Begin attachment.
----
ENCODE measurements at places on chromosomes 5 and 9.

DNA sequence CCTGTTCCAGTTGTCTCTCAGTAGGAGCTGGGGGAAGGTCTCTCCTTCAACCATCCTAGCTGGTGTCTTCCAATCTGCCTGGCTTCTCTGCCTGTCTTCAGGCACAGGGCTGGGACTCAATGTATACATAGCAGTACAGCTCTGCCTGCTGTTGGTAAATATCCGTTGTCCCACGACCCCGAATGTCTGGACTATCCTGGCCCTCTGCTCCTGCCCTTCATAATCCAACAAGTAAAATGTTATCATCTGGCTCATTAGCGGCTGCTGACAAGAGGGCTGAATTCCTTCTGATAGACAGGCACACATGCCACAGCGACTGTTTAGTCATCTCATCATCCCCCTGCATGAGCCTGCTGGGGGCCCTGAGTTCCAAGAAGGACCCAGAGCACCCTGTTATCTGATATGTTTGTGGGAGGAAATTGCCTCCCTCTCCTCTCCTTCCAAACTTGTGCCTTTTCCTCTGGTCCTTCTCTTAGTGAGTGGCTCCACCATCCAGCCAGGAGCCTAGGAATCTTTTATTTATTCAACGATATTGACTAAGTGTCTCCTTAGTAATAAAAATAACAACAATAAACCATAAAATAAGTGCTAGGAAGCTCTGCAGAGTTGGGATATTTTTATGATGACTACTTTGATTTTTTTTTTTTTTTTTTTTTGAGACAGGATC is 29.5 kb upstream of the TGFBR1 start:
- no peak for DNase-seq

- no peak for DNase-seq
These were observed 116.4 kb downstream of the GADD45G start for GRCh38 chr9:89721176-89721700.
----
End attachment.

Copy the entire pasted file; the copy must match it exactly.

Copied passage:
ENCODE measurements at places on chromosomes 5 and 9.

DNA sequence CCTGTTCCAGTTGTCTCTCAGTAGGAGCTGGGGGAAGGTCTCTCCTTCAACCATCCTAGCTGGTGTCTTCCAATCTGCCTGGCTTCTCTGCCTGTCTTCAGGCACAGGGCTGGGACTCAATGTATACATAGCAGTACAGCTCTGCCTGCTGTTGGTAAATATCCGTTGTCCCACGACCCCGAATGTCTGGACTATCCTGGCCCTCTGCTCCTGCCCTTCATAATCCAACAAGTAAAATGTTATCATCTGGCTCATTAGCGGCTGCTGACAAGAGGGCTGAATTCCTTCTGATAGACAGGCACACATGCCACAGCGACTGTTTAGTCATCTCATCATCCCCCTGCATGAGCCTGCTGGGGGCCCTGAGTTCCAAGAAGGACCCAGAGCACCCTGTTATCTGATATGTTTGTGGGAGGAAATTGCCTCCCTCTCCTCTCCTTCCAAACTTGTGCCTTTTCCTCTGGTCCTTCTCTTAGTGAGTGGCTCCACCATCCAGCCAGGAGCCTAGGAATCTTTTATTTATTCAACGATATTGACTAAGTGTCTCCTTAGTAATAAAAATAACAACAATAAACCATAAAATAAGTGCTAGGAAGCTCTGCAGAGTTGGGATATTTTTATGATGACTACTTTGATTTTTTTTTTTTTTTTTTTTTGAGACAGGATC is 29.5 kb upstream of the TGFBR1 start:
- no peak for DNase-seq

- no peak for DNase-seq
These were observed 116.4 kb downstream of the GADD45G start for GRCh38 chr9:89721176-89721700.